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Comment: Re: Maybe it's time these companies learn... (Score 1) 120

by idontgno (#49370721) Attached to: SeaWorld and Others Discover That a Hashtag Can Become a Bashtag

I always thought the meal was happy because it was finally getting out of that God-forsaken place. Even being hauled away to be dismantled by a shrieking 4-year old and being consumed piece-by-piece is better than remaining within the confines of a McDonalds establishment.

I'm joking. I think.

Comment: I think I can contribute to making LA even safer (Score 1) 160

by idontgno (#49249885) Attached to: LAPD Police Claim Helicopters Stop Crimes Before They Happen

I think I'll form a corporation to tender a proposal to the authorities to provide my world-famous crime-prevention rocks.

It's pretty obvious how effective they are. Neither I nor anyone else who has one of these has ever been victimized by crime. Hell, as far as I know, we've never even seen a criminal. Clearly, ne'er-do-wells and nefarious malcontents are strongly repelled by the magnetic forces projected by these stones. (I think it's magnetic, anyway. Who knows how that works? You just can't explain that.)

Anyway, I figure a modest delivery and support contract is an extremely cost-effective alternative to the clearly supersticious voodoo of these magic "helicopter" crime preventers. (Who the hell believes in that kind of woo, anyway? "Flying machines?" Feh.)

Comment: Re:It's a model (Score 1) 230

by idontgno (#49243553) Attached to: Man 3D Prints a Working 5-Speed Transmission For Toyota Engines

Alas, this is Slashdot. Not only does the readership not read TFA, they generally don't read TFS, so if the title lacks succinct and complete literal accuracy, it runs the risk of telling a story completely counter to the real story.

The only ones who do read TFS are generally looking to karma-whore pedantic moderation points by manufacturing 3d-printed recreational outrage, so I guess it works out for someone.

At the end of the day, it's the soi-disant editors' fault. As usual.

(Yes, I note that the original submission had the same regrettable discrepancy between summary and title. Too bad the editors didn't do any actual editing when they had the opportunity.)

Comment: Re:Innovation vs. Commodity (Score 1) 392

by idontgno (#49235899) Attached to: Does USB Type C Herald the End of Apple's Proprietary Connectors?

You disagree with the OED here. The OED says that making changes to an established product is innovation.

Is it accidental that you truncate your quote by leaving off the actual innovation?: "Make changes in something established, especially by introducing new methods, ideas, or products". And your second point clearly proves you didn't actually read the OED dictionary entry in its context. If you look at it (go ahead, I won't tell), you'll find that the phrase you're latching on to is actually an example of the use of the word in an external context, not part of the definition. The OED call this an "illustrative quotation". Whomever OED is quoting is using the second phrase in contrast to the first, which uses "innovate" in its correct literal meaning.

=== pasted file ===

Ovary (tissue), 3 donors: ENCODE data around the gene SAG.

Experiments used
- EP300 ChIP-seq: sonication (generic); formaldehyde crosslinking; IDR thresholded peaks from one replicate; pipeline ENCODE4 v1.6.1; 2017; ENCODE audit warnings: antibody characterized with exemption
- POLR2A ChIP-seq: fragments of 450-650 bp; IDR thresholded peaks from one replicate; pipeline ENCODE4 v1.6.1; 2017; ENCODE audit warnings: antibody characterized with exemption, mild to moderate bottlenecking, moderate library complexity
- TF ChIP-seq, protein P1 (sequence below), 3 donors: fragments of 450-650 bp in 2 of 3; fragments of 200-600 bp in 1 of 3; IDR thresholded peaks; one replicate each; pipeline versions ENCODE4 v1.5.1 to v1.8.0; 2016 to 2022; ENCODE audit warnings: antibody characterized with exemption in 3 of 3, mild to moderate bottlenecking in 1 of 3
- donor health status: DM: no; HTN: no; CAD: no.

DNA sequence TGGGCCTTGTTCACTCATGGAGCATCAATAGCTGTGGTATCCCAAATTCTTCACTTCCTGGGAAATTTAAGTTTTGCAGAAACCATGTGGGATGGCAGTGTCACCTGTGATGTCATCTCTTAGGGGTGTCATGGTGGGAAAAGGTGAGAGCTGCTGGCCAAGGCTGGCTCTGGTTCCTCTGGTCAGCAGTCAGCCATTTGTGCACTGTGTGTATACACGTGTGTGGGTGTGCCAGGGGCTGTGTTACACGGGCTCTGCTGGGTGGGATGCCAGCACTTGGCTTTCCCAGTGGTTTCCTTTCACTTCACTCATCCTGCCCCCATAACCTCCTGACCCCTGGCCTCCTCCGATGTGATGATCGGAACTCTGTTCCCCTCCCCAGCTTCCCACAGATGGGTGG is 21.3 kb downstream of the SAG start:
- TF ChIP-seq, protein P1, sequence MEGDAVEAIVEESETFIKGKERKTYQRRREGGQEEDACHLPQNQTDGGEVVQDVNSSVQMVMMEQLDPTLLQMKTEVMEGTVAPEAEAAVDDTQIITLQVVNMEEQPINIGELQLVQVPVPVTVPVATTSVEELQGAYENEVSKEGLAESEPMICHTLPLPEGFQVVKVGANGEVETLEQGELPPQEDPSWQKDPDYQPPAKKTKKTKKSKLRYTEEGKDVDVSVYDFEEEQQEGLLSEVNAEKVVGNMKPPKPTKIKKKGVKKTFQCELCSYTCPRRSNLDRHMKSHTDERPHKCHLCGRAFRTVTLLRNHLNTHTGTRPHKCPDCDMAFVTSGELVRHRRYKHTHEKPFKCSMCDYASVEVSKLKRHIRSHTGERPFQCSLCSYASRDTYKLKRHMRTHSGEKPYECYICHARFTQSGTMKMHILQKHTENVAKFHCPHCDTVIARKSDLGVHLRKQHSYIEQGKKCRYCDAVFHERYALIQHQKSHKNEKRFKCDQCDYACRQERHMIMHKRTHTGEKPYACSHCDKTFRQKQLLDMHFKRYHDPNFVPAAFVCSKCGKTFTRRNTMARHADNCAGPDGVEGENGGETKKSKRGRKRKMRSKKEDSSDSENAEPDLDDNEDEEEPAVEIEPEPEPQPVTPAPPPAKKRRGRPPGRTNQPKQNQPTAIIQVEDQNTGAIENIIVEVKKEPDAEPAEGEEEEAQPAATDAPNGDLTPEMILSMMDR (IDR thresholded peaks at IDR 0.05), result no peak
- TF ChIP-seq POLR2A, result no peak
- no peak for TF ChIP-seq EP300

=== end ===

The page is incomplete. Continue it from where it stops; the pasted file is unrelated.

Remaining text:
The grievous deficiencies in Slashdot's ability to cleanly transfer markup in quoted material is largely to blame. Also to blame is my desire to preserve all info rather than editing to prove my point (something evidently not everyone shares), and a foolish hope that people would study source material for themselves.

Innovation requires actual novelty. Anything else is hype and hucksterism.

Comment: Re:Innovation vs. Commodity (Score 1) 392

by idontgno (#49226555) Attached to: Does USB Type C Herald the End of Apple's Proprietary Connectors?

Here's a definition from an actual dictionary, not something drafted by an Apple apologist:

1. Make changes in something established, especially by introducing new methods, ideas, or products: the company's failure to diversify and innovate competitively

1.1 [with object] Introduce (something new, especially a product): innovating new products, developing existing ones

(BTW, that's Oxford. As in, Oxford English Dictionary. If your definition disagrees with OED, that's because your definition is objectively wrong.)

"New", for-real-new, not "pretend it's new", not "new because the actual innovator doesn't count", not "new to us and our spellbound customer base and captive press".

Actual creation is not negotiable. It's an absolute unavoidable criterion of "innovate". "Creating novel things" is the only definition of innovation. And also something conspicuously absent from Apple engineering. About the only thing I can see Apple innovating in is marketing.

Comment: I'm all in favor of rejoicing for no reason (Score 4, Insightful) 54

But frankly, I'd hold the applause until after the penalty is collected and Compu-Finder is actually disbanded. Because frankly, it's a hollow victory if they move, change their corporate name, hire a fictitious body of corporate officers, and resume where they left off.

They're frakking spammers. What makes anyone think this bureaucratic announcement actually will matter?

"Pull the trigger and you're garbage." -- Lady Blue